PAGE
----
Spain 2014: Social Protests and Class Consciousness Advance

As we enter the second half of the ruling Popular Party term of office, we witness a change of mood in the working class and other layers of society: one which is more resolute, firm and militant. A certain element of fatalism and helplessness permeated the year 2013 thanks to the inability of the mass movement to defeat the reactionary policies of the PP. This is now being overcome.

Editorial of Lucha de Clases issue 15

Indefinite strikes: a novel weapon

Since the autumn there have been a series of struggles and events bringing about this change of mood: the all out teachers' strike in the Balearic islands against attacks on Catalan language and education cuts, the heroic all out strike at the Panrico factory in Santa Perpètua de Mogoda (Barcelona), which continues after more than 3 months; the extraordinary strike by Madrid council street sweepers and gardeners, who defeated plans to cut wages and lay off staff; the high profile struggle by workers at Radio Television Valenciana, which occupied the regional TV installations and broadcast under workers' control for a month.

Starting with these events, we saw the unleashing of dozens of defensive labour struggles across the country with the same feature as those described above: the use of the indefinite all out strike as a weapon of struggle, something which is not usual in our country. Many of these struggles, taking place in difficult conditions of economic crisis and employers on the offensive, are being settled with partial or full victories, defeating mass lay-offs and savage cuts in wages.

While the leaders of UGT and CCOO trade unions are hiding in their offices, rank and file shop stewards in these workplaces, and other workers who risk their future and that of their families, are giving a lesson in how to face up to employers.

The culmination of this process at the moment - another major milestone on the road - has been the victory of the wonderful popular struggle of the working class neighbourhood of Gamonal (Burgos), the first major victory against urban speculation and corruption through mass struggle. The struggle involved mass demonstrations and daily assemblies, heavy clashes with the police and brutal repression and arrests, in which the unemployed youth played the leading role.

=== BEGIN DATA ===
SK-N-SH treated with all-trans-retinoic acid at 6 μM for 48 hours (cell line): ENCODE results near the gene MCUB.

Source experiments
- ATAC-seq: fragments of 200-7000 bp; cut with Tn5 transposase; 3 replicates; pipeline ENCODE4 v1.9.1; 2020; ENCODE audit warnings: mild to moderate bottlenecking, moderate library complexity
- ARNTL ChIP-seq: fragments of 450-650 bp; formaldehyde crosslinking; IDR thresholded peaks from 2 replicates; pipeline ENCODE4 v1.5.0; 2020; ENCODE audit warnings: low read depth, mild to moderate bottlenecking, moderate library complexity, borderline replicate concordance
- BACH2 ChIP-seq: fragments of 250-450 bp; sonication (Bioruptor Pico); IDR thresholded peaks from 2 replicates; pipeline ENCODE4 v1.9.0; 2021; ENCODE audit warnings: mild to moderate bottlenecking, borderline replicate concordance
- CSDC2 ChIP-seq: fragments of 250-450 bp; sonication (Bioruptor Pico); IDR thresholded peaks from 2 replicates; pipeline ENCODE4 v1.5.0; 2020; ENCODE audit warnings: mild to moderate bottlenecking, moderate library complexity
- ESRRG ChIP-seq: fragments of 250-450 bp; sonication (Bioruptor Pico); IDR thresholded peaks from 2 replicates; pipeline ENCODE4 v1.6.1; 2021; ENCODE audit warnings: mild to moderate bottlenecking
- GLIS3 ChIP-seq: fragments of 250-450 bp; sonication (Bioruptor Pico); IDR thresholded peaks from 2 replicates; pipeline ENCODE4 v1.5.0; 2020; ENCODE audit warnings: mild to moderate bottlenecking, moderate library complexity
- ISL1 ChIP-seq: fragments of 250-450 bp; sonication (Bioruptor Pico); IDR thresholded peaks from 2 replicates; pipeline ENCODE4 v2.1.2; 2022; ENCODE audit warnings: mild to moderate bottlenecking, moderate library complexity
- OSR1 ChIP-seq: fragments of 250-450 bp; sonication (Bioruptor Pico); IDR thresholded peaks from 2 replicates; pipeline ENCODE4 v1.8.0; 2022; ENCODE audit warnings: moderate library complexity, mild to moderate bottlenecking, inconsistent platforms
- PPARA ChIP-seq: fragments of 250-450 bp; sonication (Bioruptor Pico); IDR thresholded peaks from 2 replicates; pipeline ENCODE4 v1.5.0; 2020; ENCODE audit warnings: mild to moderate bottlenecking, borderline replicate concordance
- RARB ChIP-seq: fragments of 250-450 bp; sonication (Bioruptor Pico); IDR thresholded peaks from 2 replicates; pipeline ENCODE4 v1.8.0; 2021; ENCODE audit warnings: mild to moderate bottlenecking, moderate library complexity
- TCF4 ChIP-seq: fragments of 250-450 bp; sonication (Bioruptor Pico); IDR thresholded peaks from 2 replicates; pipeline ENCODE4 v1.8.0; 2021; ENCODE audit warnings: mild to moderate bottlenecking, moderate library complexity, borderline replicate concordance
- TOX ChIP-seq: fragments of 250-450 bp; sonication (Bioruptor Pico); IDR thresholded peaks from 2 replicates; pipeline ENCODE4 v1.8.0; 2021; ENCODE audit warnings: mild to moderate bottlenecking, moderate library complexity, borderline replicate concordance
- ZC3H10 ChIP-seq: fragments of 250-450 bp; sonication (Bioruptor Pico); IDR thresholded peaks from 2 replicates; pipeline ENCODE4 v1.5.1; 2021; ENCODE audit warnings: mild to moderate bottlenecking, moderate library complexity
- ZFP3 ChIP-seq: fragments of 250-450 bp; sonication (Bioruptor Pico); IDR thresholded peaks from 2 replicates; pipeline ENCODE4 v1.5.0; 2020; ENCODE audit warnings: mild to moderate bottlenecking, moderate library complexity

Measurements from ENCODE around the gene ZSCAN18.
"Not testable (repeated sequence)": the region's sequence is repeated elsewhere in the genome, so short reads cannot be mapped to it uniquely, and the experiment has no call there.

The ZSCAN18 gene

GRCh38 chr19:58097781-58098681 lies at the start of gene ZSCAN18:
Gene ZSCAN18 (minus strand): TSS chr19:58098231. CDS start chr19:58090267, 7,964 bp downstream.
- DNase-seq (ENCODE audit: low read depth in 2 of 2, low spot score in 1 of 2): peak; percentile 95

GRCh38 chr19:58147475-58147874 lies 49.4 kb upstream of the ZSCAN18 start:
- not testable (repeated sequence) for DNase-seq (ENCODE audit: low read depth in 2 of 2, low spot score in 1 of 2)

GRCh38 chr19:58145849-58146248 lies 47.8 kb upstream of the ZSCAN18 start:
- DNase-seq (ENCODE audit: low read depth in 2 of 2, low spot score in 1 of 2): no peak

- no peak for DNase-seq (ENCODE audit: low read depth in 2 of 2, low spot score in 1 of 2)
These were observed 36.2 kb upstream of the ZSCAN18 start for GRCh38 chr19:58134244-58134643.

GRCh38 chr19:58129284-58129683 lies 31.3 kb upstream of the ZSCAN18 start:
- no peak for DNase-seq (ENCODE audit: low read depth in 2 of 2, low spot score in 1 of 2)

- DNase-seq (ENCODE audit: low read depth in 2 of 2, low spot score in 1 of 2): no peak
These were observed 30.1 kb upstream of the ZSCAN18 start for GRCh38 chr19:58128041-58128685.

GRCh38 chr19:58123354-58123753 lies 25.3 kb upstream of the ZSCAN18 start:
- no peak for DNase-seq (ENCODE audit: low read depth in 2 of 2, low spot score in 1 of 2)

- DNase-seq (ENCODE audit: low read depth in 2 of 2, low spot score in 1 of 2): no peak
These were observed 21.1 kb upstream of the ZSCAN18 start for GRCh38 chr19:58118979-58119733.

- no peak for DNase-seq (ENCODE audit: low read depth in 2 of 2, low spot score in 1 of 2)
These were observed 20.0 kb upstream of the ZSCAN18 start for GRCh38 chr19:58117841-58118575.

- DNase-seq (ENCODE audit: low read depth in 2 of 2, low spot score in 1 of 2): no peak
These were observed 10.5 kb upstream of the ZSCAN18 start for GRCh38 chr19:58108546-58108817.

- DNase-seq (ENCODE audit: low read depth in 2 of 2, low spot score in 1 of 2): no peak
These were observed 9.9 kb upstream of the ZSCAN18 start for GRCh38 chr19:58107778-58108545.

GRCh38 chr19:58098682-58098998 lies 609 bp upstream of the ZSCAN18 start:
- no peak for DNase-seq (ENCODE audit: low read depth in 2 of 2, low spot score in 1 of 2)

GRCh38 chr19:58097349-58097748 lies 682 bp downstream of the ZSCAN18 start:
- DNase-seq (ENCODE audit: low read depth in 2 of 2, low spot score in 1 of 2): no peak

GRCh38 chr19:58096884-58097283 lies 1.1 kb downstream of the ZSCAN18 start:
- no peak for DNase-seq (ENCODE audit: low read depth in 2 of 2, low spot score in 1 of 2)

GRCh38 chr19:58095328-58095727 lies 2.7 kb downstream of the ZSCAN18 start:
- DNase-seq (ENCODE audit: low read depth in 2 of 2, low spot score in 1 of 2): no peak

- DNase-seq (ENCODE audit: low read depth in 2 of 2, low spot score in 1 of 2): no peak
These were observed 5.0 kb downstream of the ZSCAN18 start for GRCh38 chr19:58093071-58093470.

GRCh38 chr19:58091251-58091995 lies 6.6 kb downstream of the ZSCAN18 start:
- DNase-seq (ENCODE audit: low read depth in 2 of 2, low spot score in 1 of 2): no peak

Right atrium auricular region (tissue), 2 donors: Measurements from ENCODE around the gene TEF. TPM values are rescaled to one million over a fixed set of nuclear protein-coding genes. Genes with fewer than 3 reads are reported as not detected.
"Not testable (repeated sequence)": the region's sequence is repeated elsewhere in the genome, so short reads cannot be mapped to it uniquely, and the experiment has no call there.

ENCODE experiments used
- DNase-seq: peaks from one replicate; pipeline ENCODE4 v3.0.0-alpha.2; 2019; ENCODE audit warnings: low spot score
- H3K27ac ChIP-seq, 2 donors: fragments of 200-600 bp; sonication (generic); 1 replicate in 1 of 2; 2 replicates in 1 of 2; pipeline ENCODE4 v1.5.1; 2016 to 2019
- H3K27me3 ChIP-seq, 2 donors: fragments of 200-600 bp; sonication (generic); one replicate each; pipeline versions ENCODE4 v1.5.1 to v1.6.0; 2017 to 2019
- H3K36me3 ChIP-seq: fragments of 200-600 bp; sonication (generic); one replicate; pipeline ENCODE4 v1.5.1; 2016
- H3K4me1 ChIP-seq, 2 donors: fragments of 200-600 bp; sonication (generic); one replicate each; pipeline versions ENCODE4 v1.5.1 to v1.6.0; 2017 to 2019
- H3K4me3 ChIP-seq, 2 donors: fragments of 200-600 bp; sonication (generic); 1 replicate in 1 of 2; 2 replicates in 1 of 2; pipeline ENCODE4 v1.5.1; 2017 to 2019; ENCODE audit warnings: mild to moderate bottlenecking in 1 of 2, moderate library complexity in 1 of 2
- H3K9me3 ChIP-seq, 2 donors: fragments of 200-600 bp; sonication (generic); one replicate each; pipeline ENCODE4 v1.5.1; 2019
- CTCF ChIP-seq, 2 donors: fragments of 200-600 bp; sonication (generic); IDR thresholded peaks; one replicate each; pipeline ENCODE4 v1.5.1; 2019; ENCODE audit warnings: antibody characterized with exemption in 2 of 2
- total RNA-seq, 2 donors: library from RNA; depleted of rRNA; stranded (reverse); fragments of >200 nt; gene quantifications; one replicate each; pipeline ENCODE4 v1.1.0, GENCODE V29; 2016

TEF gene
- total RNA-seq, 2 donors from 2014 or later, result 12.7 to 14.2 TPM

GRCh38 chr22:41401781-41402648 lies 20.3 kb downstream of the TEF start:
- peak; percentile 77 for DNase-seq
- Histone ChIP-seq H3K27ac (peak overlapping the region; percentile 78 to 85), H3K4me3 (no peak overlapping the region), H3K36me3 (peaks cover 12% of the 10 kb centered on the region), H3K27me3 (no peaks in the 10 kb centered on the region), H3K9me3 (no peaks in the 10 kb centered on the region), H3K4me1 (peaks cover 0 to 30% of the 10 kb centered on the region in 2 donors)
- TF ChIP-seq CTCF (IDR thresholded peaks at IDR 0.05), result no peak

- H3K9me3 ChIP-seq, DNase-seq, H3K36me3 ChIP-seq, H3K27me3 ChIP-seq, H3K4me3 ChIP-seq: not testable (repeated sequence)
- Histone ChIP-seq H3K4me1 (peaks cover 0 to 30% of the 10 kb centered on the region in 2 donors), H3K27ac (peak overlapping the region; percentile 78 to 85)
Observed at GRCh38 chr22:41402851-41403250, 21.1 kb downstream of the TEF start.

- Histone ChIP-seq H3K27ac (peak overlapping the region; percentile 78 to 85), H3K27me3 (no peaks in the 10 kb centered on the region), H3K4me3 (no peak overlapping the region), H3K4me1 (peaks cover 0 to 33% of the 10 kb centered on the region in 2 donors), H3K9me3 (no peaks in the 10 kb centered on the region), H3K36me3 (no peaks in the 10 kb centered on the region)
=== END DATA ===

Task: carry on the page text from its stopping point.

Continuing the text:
A toughened up working class

All this has not been a bolt from a blue sky. It is part of the process of experience and increased awareness of workers in this phase of Spanish organic crisis of capitalism.

Between 2011 and 2012 we witnessed the largest mass protests since the fall of the dictatorship, including two powerful general strikes and the extraordinary movement of the indignados (the outraged). But these demonstrations generally exuded a certain "softness" and naïvety, the idea that a massive presence on the streets, on its own, would be enough to stop the government's attacks.

But the crisis is too deep. The debts of companies, banks and State are colossal. The bourgeoisie and its government will not make any serious concession unless they feel the threat of a movement which could sweep away their whole system. For this reason, those initial protests reached their objective limits, under the given conditions and lacking a clear direction of where to go next. In 2013 there were notable examples of popular mobilization, such as the anti-eviction movement, the education sector strikes and the health sector movement against privatisation in places like Madrid, but the general trend was one of a decline of the mobilisations.

Meanwhile, the explosive discontent has continued to accumulate, as there is a growing rage at the impunity for corrupt state institutions and the insolence of the government in curtailing social conquests of the past and basic democratic rights.

Now, the conclusion which begins to appear to workers is: we must fight back with the same determination of our enemies. The realisation of this is is not by chance. The labour reform introduced by the PP government removed some legal instruments that slowed or hindered the most predatory capitalist tendencies in the pursuit of profit. Now, many employers are making full use of the new legal framework to dismantle workers' gains and lower wages by 10%, 20%, and up to 40% in some cases. Blocked in the legal field, workers are being left with the only option of going for broke, throwing themselves in the most stubborn and tenacious struggle, with no room for fatalistic moaning. Hence the proliferation of indefinite strikes.

What we see, therefore, at the beginning of this year 2014 is a hardened and more thoughtful working class, which knows they are risking everything, their livelihoods and those of their families.